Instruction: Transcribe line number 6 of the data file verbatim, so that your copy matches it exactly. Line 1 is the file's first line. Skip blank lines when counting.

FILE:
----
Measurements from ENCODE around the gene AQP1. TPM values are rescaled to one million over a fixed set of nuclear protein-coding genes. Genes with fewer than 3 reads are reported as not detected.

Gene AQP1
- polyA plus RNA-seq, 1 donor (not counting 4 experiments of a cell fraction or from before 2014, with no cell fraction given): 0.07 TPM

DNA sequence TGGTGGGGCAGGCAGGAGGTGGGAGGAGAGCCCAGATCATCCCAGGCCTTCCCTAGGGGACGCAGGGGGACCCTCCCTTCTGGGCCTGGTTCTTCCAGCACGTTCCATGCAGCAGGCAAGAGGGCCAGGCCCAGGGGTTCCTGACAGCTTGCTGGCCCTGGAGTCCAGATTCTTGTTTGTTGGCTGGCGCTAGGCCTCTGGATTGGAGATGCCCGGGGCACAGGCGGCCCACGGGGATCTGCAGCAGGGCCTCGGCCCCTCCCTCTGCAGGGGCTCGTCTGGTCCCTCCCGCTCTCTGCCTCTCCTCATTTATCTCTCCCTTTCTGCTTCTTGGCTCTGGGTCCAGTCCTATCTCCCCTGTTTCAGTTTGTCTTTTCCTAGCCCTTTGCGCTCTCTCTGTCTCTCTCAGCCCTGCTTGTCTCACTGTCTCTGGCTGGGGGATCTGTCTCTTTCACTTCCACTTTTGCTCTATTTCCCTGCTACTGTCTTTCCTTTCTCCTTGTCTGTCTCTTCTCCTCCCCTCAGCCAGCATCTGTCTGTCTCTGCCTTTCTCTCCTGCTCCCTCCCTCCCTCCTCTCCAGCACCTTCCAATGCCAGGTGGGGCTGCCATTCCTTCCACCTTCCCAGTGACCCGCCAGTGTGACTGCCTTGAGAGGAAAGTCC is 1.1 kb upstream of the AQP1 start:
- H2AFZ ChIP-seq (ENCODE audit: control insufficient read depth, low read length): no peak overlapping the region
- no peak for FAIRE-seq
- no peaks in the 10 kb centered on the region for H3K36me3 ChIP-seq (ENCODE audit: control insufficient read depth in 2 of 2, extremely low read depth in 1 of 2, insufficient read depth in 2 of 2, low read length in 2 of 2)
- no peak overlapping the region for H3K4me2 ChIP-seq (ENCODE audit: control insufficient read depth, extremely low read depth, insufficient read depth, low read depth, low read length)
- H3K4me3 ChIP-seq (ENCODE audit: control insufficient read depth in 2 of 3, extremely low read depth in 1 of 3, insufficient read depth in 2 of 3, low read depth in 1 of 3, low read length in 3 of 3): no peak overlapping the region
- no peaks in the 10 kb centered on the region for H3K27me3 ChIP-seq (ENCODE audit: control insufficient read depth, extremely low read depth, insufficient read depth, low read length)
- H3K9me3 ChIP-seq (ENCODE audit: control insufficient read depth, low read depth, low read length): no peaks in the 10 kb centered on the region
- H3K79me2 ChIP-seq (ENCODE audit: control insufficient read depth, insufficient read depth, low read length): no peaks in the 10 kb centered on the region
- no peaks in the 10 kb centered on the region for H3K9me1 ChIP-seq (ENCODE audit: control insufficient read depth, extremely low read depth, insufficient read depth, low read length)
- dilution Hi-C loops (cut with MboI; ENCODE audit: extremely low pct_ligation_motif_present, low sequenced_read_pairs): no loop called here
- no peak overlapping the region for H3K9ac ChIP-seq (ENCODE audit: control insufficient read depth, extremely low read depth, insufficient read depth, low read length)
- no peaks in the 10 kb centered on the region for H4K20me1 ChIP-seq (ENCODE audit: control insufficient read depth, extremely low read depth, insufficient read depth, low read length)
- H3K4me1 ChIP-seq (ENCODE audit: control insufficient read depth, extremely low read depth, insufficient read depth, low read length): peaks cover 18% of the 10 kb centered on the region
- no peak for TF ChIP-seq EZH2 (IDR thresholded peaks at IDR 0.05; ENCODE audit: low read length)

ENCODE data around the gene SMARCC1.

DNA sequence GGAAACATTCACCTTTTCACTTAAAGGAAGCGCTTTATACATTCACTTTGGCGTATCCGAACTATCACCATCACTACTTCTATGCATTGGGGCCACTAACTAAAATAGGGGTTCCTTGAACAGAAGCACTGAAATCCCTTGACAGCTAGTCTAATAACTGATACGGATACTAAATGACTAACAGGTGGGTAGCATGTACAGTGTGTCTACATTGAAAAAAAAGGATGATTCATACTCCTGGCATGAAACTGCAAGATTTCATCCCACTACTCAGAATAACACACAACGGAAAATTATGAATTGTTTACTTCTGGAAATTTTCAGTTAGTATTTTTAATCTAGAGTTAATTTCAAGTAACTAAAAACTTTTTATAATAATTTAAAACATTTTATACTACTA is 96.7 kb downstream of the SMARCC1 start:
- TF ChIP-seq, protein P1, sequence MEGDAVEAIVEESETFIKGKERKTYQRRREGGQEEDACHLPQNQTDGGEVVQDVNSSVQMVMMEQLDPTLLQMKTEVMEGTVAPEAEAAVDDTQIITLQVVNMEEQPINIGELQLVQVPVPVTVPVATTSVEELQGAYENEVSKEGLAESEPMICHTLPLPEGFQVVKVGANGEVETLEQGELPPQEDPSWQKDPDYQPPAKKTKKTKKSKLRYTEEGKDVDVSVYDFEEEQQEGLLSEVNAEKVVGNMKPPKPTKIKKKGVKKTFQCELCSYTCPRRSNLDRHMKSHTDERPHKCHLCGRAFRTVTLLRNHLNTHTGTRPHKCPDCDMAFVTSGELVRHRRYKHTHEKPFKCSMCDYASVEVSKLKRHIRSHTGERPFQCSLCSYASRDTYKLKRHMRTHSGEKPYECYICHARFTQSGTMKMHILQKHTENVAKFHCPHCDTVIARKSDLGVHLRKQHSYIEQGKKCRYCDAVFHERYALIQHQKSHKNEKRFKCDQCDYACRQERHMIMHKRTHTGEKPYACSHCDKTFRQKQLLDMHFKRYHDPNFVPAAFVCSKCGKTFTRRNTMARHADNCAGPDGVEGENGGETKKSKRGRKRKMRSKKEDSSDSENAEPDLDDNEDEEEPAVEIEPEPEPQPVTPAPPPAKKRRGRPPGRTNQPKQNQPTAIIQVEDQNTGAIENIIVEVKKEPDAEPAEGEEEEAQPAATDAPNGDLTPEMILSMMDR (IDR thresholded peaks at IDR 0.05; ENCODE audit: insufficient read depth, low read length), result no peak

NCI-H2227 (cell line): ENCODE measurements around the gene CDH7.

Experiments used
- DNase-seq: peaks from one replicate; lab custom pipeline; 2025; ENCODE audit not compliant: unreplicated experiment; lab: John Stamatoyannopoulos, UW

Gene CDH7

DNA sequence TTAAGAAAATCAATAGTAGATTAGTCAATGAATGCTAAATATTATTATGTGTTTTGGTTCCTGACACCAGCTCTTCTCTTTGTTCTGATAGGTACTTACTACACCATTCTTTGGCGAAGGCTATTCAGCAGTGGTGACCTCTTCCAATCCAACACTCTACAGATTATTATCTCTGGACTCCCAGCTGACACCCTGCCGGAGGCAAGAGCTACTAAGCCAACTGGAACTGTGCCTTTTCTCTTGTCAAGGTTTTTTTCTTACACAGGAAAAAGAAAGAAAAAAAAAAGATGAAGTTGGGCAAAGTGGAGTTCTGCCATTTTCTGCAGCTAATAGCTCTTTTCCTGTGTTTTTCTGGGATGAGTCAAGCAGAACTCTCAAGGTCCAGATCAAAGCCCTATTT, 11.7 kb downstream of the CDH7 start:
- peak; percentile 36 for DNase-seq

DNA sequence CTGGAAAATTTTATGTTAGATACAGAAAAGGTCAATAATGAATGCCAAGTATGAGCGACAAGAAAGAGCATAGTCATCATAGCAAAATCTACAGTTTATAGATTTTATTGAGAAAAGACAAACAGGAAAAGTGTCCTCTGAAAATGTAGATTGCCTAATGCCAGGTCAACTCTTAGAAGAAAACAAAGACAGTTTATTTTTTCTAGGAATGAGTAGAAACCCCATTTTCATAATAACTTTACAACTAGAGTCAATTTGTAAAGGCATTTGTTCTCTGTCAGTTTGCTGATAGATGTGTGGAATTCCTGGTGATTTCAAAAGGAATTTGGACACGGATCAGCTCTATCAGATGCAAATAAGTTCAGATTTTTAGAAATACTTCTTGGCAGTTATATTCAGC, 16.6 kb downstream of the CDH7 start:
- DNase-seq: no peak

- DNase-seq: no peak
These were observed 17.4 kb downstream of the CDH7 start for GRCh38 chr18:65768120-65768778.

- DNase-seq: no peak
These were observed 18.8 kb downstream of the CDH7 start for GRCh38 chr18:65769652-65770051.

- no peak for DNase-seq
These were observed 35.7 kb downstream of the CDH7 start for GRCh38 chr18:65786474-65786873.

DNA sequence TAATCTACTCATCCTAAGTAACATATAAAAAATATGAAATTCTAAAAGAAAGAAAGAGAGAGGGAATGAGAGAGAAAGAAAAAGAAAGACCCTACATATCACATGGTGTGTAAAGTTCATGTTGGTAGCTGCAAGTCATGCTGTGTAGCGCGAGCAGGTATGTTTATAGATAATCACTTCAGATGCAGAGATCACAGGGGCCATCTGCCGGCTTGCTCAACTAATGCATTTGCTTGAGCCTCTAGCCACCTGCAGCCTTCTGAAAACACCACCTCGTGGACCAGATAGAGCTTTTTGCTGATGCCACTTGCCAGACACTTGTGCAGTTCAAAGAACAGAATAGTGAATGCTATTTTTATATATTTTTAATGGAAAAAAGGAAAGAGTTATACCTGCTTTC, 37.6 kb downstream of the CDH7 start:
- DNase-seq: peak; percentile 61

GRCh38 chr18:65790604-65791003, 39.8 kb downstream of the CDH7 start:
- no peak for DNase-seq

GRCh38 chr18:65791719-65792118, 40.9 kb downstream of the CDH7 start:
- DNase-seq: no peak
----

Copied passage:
- no peak for FAIRE-seq